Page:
so i have read the white paper by Dr. Kim and have seen various web pages talk about this - the notion that CF reduces vibration. i think i get the physics. what is not clear to me is, what vibration factors does CF really reduce? wind induced? lets say mirror slap is eliminated via MuP, of course there is some shutter induced vibration - but since you are connected to the tripod via a metal head - how can the CF have any impact on that?
As my school training was in structural engineering, this is an easy one to answer. Any material used to make a tripod that works needs to be viscoelastic.
A perfectly elastic material snaps back immediately - think of a billiard ball as being pretty close to being perfectly elastic. When it's struck by another pool ball, it deforms and snaps back immediately in the energy transfer. The opposite of elasticity is plasticity, by the way, in where if two perfectly plastic billiard balls struck each other they would deform and never snap back into shape and more or less fuse together.
Viscoelastic materials add viscosity to the mix, in that they act like a viscous liquid when stress is applied, and when it's applied in a cyclic fashion (vibration) this viscosity causes the waves to become out of phase and start to cancel each other out.
Aluminum is far more elastic than carbon fiber and dampens vibrations less at all frequencies. This is also part of what makes the 787 Dreamliner so quiet (the other part of course being that it's not flying at all at the moment). Although wooden tripods can also be very viscous, the nature of wood being a grown rather than manufactured product leads to wide inconsistencies, and of course it weighs quite a bit more in virtually all cases. A theoretical cellulose resin tripod, which could be manufactured and act somewhat like wood, is more elastic than carbon fiber.
thanks, at first i didn't think much of this..but yesterday i had my d200 on my bogen 3011 with 329 head and 300mm..using MuP mode..i triggered the shutter while placing hand on the tripod about midway up...i was quite surprised how much vibration was felt...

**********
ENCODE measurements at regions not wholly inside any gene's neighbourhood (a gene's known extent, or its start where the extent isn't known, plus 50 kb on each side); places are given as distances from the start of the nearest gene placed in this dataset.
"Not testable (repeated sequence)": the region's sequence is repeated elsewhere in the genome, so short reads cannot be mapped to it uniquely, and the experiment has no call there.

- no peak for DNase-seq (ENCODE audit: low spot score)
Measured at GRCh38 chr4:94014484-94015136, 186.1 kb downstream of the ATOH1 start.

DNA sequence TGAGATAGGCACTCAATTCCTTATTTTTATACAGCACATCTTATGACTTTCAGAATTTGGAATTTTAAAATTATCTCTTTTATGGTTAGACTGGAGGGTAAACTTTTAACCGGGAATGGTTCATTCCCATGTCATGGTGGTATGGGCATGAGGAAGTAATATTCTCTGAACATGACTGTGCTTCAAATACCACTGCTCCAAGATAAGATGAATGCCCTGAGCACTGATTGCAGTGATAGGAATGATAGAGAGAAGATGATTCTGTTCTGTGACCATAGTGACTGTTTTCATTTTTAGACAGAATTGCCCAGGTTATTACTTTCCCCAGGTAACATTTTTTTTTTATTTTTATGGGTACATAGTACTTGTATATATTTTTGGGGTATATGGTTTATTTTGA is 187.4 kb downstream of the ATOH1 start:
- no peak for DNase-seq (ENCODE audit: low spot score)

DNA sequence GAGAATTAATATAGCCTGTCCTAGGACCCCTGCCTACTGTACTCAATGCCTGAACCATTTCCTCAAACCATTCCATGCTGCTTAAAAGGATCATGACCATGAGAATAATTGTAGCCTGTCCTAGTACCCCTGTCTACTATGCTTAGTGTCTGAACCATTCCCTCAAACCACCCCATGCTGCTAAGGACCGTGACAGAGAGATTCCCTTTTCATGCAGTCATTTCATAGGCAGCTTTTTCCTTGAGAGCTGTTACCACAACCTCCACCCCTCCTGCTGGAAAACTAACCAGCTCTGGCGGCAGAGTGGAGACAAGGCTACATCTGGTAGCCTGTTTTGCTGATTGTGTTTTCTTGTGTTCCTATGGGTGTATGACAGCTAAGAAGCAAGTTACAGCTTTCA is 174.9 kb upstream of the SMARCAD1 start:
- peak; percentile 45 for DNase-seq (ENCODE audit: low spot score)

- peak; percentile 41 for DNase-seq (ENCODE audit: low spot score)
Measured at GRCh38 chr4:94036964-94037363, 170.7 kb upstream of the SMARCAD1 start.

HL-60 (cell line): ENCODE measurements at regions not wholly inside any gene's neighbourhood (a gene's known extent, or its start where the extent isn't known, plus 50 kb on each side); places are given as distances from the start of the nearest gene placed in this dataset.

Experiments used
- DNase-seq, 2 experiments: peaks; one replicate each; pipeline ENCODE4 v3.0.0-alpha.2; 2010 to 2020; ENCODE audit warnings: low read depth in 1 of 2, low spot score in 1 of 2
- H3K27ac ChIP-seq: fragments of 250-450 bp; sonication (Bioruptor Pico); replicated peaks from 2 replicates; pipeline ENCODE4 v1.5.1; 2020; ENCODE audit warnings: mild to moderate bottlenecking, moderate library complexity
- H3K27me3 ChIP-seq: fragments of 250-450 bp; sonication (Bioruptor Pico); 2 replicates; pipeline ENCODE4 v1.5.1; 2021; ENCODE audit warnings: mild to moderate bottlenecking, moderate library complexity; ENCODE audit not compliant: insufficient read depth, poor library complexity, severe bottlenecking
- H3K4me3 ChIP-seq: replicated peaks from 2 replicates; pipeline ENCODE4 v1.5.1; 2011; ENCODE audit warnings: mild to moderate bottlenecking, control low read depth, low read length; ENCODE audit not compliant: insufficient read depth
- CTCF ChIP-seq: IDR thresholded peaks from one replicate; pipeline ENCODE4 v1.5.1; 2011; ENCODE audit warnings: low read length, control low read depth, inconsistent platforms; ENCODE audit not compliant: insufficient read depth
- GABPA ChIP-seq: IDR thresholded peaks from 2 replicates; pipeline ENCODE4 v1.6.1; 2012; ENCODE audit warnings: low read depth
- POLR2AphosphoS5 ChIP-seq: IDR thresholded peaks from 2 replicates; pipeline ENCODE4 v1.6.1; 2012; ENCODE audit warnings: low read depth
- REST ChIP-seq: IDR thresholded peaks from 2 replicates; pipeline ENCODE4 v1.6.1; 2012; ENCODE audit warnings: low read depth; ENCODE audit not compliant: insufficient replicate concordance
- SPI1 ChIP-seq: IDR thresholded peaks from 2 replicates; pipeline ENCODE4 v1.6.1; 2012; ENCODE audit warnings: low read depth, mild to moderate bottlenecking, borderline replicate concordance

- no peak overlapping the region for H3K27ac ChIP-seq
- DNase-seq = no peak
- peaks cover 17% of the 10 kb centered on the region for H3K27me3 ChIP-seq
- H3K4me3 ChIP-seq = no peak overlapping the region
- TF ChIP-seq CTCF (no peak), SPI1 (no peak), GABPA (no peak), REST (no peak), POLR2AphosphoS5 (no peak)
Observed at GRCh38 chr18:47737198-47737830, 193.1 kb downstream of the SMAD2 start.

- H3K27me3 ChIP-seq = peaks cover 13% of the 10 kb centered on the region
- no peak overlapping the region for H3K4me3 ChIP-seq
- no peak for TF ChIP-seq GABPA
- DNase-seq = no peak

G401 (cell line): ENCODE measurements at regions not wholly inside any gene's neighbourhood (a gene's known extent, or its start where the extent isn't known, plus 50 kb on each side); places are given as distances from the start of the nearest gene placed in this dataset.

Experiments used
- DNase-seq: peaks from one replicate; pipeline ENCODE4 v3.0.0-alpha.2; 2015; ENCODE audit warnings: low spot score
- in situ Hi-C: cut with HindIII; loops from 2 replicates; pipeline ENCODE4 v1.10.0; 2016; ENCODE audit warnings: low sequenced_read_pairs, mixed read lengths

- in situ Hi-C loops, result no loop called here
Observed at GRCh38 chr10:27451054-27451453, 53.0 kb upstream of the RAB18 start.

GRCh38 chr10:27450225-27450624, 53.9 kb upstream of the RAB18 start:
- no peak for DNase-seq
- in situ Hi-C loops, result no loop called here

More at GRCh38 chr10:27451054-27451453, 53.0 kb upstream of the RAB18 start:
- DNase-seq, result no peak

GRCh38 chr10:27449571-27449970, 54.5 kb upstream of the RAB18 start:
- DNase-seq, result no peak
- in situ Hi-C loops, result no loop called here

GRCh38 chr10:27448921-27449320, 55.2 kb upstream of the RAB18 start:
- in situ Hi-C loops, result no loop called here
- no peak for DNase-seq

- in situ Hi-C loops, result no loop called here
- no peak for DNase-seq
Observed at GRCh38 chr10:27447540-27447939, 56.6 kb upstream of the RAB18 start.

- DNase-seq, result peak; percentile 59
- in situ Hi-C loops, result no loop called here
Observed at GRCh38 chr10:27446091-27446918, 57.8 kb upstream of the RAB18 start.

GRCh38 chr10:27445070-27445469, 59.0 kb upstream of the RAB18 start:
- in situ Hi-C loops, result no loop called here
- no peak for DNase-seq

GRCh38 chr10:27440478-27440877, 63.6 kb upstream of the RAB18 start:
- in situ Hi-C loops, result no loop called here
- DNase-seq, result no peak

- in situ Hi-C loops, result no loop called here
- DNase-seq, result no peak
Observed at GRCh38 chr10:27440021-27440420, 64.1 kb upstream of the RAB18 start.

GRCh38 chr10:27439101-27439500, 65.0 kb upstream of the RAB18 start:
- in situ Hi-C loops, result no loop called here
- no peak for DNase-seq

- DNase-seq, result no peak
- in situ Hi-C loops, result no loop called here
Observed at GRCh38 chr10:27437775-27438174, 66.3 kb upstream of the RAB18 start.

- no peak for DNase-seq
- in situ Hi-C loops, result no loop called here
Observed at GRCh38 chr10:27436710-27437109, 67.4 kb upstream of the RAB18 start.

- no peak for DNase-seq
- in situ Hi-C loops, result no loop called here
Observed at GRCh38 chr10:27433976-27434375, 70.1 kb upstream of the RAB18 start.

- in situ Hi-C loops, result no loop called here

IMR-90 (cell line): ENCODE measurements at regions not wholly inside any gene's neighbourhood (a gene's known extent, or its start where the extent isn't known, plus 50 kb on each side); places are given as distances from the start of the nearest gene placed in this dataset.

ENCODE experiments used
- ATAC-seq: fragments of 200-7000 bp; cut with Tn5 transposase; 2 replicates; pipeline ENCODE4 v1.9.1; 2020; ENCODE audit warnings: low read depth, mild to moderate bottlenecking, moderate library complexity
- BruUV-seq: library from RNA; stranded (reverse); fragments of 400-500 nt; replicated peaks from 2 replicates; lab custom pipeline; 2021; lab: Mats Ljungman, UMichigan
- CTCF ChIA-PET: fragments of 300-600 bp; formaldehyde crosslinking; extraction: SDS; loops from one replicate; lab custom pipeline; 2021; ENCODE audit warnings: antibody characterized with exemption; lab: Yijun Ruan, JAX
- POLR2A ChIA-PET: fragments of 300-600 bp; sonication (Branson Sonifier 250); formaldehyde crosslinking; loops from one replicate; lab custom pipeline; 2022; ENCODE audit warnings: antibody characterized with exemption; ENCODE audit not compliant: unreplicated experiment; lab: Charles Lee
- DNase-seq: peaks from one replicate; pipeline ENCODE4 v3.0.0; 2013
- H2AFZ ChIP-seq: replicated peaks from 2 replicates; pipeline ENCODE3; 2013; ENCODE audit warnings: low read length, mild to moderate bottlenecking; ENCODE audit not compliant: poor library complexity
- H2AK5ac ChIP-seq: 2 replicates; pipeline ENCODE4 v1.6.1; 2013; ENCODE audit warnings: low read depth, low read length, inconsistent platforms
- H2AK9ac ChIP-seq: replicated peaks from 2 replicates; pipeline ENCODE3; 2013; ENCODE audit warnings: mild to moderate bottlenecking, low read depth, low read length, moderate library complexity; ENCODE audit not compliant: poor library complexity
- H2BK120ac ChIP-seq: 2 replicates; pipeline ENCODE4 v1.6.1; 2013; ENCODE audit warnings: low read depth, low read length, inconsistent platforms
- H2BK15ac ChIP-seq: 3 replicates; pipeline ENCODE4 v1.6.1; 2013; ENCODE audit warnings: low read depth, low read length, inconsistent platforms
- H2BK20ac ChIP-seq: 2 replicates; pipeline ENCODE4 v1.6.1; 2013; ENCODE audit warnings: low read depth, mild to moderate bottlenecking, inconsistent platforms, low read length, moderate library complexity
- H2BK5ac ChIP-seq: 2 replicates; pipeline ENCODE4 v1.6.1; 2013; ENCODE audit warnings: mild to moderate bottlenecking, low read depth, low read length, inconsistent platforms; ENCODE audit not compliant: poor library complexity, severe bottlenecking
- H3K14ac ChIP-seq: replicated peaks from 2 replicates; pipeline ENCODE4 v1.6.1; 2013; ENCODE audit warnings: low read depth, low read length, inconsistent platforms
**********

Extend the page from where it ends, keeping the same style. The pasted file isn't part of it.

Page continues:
after that i sumarily went to B&H and went Carbon....
The potential sources of vibration are numerous. Vibration is a complex subject - waves, oscillation, harmonics, damping, vibrations from multiple sources as waves meeting each other in phase or out of phase. Different materials have different resistance to vibration and different damping effects.
Vibrations start and they have to go somewhere - air, ground, a person holding the tripod, heat, etc. Depending on the equipment and support, vibrations can take a surprisingly long time to dissipate - even mirror slap vibrations when you're using MUP on an under-spec'ed tripod.
I think the simple answer is that in tests and in use, CF has demonstrated a superior weight to performance capability to control vibrations. The weight word is important. You can make tripods out of aluminum or wood that can have an equivalent damping effect to any CF tripod - they'll just have more mass than most of us want to cart around.
>Hi Chris, > >I pulled the trigger on a Gitzo 2531...that and the Q10 should >complete my purchases for tripod gear for the next few >years.... > That's the exact same tripod and head I purchased a couple years back, and couldn't be happier.